Lucas started dancing in 1996 and hasn’t been more than 100 yards from his dance shoes since.
There are three things that define his approach to teaching1) Creativity can be taught most easily in three steps – Imitate, Assimilate, Create.
2) As a dancer, your main goal is to have the person you’re dancing with now want to dance with you again in the future.
3) Everything physical that you have ever done, even the way that you walk informs how you dance and has prepared you for your next class.Lucas uses his student’s past experience to explain class concepts so we can learn material quickly and fun.
Jeannie Lin is a dance instructor based in San Francisco who currently travels the world to teach dance. With a wide repertoire of dance styles, Jeannie is often seen on the fusion dance floor weaving in and out of styles seamlessly with little effort. She draws most inspiration from modern dance and tango.
As an instructor, Jeannie places a strong emphasis on partner connection and a highly attuned body awareness. She breaks down fundamental techniques in a clear, precise manner and enjoys challenging students to take risks by finding innovative ways of co-creating. Jeannie encourages her students to approach each dance with curiosity, deep listening, and a willingness to play.
Jeannie and Lucas are coming to us all the way from the United States. Check out this interview and see why they teach and what they are bringing to Newcastle! Click here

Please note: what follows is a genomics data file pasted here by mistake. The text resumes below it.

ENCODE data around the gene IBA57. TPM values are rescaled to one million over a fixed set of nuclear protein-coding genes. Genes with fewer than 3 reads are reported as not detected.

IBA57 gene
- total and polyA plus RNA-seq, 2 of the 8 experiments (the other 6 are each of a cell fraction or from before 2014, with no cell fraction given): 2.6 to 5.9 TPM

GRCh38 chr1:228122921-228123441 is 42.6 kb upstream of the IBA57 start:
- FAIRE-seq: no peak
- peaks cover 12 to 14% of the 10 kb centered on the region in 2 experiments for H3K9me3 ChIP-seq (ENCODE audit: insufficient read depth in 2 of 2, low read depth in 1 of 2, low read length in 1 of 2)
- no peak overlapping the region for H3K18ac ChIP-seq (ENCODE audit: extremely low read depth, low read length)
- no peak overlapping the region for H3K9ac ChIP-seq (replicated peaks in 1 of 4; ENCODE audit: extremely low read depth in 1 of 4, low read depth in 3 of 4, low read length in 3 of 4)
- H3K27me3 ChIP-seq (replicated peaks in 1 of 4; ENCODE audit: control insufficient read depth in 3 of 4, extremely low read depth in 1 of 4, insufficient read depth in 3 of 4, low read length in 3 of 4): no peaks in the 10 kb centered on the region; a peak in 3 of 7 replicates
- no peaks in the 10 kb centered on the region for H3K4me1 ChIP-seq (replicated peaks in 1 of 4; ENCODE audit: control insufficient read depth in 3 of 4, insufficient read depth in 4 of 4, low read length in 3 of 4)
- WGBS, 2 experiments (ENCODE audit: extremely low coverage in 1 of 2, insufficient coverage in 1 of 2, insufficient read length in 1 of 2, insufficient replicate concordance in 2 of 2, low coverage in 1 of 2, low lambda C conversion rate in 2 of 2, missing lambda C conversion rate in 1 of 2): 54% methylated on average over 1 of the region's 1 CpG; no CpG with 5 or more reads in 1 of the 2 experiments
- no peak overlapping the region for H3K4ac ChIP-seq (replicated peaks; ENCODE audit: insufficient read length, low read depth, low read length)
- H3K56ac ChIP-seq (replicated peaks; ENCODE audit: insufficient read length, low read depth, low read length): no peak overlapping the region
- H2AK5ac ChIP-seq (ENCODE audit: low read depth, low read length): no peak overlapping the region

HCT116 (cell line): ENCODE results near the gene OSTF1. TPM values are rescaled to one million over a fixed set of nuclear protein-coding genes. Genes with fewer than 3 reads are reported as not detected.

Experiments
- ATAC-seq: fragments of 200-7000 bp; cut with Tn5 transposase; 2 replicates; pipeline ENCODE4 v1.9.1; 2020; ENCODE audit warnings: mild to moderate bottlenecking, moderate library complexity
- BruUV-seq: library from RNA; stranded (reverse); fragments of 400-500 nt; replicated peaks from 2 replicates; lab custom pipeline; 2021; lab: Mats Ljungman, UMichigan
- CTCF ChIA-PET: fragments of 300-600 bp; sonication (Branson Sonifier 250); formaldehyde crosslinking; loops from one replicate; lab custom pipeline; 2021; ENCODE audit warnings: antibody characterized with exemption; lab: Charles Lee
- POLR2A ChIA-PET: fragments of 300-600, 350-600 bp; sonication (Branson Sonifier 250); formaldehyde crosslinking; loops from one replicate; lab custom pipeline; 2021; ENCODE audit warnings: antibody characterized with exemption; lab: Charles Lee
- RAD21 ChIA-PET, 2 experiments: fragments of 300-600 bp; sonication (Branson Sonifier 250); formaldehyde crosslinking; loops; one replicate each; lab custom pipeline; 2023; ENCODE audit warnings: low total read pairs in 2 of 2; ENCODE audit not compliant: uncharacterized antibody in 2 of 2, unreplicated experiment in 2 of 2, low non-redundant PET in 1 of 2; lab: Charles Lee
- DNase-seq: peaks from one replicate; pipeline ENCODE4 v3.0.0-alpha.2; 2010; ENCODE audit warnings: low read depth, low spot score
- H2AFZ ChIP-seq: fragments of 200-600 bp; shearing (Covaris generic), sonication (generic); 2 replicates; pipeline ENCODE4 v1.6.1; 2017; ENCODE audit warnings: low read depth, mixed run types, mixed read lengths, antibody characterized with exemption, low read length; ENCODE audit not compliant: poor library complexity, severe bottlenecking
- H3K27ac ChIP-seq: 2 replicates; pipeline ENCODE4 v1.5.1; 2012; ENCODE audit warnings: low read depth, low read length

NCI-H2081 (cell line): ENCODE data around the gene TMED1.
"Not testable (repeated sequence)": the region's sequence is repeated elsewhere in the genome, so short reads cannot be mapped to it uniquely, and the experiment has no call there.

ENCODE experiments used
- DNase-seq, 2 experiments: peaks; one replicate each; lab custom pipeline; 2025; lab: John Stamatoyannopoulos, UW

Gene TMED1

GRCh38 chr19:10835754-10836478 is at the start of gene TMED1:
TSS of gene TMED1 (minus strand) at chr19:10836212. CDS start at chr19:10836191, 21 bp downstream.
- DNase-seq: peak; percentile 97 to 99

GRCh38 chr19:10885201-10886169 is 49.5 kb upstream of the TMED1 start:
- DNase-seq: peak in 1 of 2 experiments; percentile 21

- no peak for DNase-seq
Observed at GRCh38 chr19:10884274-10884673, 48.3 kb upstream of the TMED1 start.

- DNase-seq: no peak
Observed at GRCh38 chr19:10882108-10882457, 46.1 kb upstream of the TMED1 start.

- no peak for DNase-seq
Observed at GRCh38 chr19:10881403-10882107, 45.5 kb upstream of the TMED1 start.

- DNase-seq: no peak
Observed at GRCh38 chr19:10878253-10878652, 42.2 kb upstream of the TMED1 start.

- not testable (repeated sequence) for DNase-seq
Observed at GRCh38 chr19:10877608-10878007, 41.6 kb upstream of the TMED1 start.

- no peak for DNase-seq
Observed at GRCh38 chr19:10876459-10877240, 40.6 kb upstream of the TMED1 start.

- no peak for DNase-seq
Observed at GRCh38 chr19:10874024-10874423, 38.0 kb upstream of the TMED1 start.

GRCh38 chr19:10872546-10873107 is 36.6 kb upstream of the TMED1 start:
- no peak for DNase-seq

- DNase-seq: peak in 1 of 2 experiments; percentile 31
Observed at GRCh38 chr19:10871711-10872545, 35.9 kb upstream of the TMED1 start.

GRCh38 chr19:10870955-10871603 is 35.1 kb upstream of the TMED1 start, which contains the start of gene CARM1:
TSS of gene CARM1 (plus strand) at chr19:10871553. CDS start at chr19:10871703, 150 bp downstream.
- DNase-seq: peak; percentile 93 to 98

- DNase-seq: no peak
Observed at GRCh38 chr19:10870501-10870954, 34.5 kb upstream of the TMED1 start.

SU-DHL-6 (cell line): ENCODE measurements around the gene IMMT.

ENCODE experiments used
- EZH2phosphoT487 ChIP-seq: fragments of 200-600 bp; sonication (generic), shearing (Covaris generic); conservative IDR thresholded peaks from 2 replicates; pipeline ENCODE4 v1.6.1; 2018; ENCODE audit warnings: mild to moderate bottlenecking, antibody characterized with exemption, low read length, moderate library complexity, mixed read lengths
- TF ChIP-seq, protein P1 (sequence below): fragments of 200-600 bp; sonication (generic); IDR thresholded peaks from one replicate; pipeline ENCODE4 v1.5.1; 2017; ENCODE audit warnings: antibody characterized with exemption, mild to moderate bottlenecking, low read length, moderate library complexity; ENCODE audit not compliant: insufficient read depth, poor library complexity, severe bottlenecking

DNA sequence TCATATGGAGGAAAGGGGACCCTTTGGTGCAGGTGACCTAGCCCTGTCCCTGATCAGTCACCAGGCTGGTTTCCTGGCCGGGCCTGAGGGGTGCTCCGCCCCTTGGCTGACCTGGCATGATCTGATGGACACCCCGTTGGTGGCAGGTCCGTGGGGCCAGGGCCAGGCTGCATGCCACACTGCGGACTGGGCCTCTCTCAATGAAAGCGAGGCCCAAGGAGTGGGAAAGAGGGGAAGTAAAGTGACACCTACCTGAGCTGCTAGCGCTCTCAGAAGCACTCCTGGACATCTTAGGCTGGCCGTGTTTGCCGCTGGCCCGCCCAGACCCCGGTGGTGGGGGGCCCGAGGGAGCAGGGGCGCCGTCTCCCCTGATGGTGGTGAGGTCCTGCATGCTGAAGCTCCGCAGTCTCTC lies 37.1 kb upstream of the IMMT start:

Not only do we have Dan Nash performing at Brown Ale Blues, but he has also agreed to teach a class for us, so we can tap into his great wealth of knowledge about the history of blues music.
When starting the amazing Bristol blues scene in 2013, Tristan discovered a passion for helping other people enjoy this wonderful dance even more. Since then he’s been invited to teach across Europe, and built a reputation for fun and engaging lessons that still help people change their dancing for the better.
He most loves conversational dances, where ideas spark backward and forward between partners, and you leave the dance feeling like your partner showed you something genuine about themselves. That focus leads him to teach classes on connection, on being a receptive lead or having the confidence as a follow to share what you feel in the music with your partner. He is secretly trying to make everyone in to his ideal dancing partner, and isn’t even slightly sorry about it.
Shell originally hails from Perth, Australia but now calls Edinburgh her home, where she has been heavily involved in the lindy and blues scenes since she caught the dancing bug. She was one of the founding members of the Edinburgh blues scene, involved in its early formation in 2006 and has been teaching, DJing and organising events ever since.
Teaching and dancing both as a lead and a follow equally she brings a unique understanding of dance communication to her classes, and focusses on teaching the application of this technique to get the most fun out of each dance.
Sigga has been famously hailed as ‘Iceland’s greatest export since Bjork’ in the world of Blues dancing and is known for her infectious passion for blues music, which she loves to spread around. She fell in love with blues very shortly after starting lindy hop and has been active in her adoptive scene in Edinburgh ever since – teaching, DJing and organising local as well as international events.